The Western notion of complete equality between men and women has so predominantly occupied the minds of many Muslims that they unfortunately started to doubt certain basics of their religion which they deem to be in contrast with this seemingly static belief. It is really a strange attitude from a Muslim to judge the principles of his or her religion by the scale of Western criteria.
Out of His unfathomable wisdom and all-encompassing knowledge Almighty Allah has set the regulations of inheritance and did not leave the matter to people’s different considerations, which are largely determined by narrow perspectives and/or whimsical passions. A Muslim by his very name has to profess total submission to the injunctions of his Lord even if he cannot discover the hidden wisdom of any of them. (Indeed Allah knows and you do not know) (Al-Baqarah 2: 216)
Shedding more light on this question, Dr. Monzer Kahf, a prominent economist, said the following:
1. The inheritance system, specifically the shares of daughters and boys, is mentioned in the Qur’an itself. As Muslims we have no choice but to accept them even if we sometimes do not understand the wisdom behind them.
2. We know with complete confidence that Allah is Just and Merciful and that He is the One Who has distributed these shares. So, there must be justice and mercy behind it.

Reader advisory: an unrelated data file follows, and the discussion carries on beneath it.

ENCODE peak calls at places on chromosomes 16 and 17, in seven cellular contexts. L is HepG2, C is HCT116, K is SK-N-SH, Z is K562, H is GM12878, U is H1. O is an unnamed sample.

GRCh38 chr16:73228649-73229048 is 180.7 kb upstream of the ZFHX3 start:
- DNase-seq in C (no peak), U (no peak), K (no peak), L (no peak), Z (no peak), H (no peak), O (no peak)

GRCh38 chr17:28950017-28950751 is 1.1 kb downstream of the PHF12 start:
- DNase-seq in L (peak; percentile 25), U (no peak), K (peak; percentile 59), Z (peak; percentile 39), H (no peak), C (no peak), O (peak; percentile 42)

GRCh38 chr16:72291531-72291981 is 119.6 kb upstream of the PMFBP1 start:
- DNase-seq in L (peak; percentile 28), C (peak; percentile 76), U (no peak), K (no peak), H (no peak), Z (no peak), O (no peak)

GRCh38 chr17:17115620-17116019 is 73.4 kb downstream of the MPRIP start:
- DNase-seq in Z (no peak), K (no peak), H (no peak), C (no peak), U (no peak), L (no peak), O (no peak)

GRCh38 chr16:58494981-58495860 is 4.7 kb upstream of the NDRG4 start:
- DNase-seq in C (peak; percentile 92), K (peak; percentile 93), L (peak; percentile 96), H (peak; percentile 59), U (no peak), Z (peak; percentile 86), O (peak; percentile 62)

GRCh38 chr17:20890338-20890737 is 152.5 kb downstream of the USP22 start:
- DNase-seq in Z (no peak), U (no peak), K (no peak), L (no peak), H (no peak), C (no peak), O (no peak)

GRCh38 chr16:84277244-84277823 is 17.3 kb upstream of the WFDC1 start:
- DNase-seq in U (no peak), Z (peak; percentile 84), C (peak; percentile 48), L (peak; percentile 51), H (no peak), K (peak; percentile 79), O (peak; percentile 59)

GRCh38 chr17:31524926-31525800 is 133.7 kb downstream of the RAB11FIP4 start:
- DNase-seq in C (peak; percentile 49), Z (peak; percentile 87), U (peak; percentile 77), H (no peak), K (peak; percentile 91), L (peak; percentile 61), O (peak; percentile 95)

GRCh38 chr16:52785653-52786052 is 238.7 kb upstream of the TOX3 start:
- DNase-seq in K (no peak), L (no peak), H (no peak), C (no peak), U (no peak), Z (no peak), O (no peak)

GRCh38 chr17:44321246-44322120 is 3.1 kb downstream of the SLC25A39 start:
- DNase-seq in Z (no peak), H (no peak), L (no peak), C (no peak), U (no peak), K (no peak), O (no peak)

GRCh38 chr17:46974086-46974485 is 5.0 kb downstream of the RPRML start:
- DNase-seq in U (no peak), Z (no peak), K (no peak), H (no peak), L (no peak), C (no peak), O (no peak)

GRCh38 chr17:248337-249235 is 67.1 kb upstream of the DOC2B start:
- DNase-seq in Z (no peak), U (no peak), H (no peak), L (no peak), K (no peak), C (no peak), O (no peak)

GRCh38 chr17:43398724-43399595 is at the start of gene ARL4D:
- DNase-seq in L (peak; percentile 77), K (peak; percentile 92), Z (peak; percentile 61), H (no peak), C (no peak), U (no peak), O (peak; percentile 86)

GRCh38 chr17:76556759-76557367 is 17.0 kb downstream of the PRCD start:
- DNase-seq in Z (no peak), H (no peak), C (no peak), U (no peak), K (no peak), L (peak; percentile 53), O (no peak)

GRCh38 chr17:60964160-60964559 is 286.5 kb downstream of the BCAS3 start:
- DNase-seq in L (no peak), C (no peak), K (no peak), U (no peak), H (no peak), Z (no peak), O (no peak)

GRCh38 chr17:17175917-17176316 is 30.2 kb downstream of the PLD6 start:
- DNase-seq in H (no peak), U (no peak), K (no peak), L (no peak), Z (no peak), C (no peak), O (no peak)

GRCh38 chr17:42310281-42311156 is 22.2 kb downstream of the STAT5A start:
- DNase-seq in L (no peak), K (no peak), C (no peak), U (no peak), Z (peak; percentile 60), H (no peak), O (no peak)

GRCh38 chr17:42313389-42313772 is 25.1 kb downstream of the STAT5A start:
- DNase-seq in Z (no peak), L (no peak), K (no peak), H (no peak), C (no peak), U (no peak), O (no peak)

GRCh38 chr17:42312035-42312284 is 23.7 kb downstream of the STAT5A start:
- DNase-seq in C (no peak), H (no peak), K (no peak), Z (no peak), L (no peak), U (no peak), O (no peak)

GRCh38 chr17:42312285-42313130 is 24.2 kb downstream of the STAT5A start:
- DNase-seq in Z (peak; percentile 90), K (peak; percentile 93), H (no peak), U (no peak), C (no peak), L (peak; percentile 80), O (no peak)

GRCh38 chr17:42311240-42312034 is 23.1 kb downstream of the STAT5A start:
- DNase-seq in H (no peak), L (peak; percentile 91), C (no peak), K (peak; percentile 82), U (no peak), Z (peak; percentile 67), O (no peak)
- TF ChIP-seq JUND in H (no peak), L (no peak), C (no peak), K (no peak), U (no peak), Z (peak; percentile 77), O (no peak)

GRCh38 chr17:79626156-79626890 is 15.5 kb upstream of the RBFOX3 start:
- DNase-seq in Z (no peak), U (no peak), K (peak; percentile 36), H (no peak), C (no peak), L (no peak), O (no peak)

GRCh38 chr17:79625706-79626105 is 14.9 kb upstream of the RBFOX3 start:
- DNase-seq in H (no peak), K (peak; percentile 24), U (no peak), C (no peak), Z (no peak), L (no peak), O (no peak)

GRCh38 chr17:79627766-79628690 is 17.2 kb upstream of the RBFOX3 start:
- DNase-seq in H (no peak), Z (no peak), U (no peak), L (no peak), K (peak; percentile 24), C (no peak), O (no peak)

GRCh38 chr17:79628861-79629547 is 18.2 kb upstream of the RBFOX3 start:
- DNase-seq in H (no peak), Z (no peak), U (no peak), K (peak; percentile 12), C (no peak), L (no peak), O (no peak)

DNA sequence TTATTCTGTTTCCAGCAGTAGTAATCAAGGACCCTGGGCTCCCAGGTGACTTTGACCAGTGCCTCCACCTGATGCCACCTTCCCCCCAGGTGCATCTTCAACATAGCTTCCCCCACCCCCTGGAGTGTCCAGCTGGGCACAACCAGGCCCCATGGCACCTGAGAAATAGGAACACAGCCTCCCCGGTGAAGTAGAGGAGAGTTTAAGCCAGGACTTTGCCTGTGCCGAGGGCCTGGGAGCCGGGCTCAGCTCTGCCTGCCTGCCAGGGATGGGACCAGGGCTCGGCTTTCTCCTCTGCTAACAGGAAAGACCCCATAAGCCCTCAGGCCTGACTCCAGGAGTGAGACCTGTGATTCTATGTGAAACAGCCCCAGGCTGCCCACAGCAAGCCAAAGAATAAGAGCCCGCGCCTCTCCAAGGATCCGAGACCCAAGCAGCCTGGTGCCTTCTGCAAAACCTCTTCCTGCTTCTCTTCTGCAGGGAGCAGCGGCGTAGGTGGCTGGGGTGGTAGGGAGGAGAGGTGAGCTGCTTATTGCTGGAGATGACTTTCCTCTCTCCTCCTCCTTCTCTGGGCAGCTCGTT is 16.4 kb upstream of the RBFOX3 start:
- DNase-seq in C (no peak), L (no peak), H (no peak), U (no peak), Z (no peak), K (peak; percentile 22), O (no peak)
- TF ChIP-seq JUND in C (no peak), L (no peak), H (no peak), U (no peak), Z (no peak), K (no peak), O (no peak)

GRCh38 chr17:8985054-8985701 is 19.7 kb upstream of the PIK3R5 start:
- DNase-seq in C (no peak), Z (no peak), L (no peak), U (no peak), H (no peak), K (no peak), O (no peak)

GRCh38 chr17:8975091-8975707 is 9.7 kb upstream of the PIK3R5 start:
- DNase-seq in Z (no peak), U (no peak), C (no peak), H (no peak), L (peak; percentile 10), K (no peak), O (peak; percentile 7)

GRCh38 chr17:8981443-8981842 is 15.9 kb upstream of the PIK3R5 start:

3. Men give mahr (dower) in marriage, as it is obligatory and very substantial. Girls receive this mahr and are not required to spend it on the family or the husband. They save and invest it. Husbands are the ones who are fully responsible for all expenses of the wife and the children.
4. I know, as everybody else knows, that there are women who are much better in the eyes of their parents than men and they help them more than the boys, financially and otherwise. However, according to the sharia, the financial responsibility toward parents as well as all women in the family (such as sisters, aunts, etc.) falls first on the boys and only if they are not able then on others.
5. If some part of the sharia is not implemented in certain areas, this does not mean that we can be excused for not implementing the other parts, even when they appear, stand alone, as inconsistent with other practices that exist (and that are in deviation from the sharia).
For instance, if your daughter did not ask for a substantial mahr when she got married, this does not give you excuse to not implement the Islamic code of inheritance. Moreover, if she shares family expenses of her own or spend on her parents and the boy does not shoulder his responsibility, all that does not make a premise to violate the sharia in inheritance.
6. Finally, parents, while alive, can reward their good children materially and spiritually, but not by changing the inheritance system because it is mandatory as clearly mentioned in Verses 10 to 14 of surat Al-Nisa‘. Reward during a parent’s lifetime can be done by giving gifts to the good children and by supplicating Allah so that He may help them and be bountiful to them. Of course, we cannot tamper with the inheritance shares because when one of us dies, he or she is no longer an owner and the estate goes back to Allah Who gave us clear and detailed instructions about how to distribute the inheritance.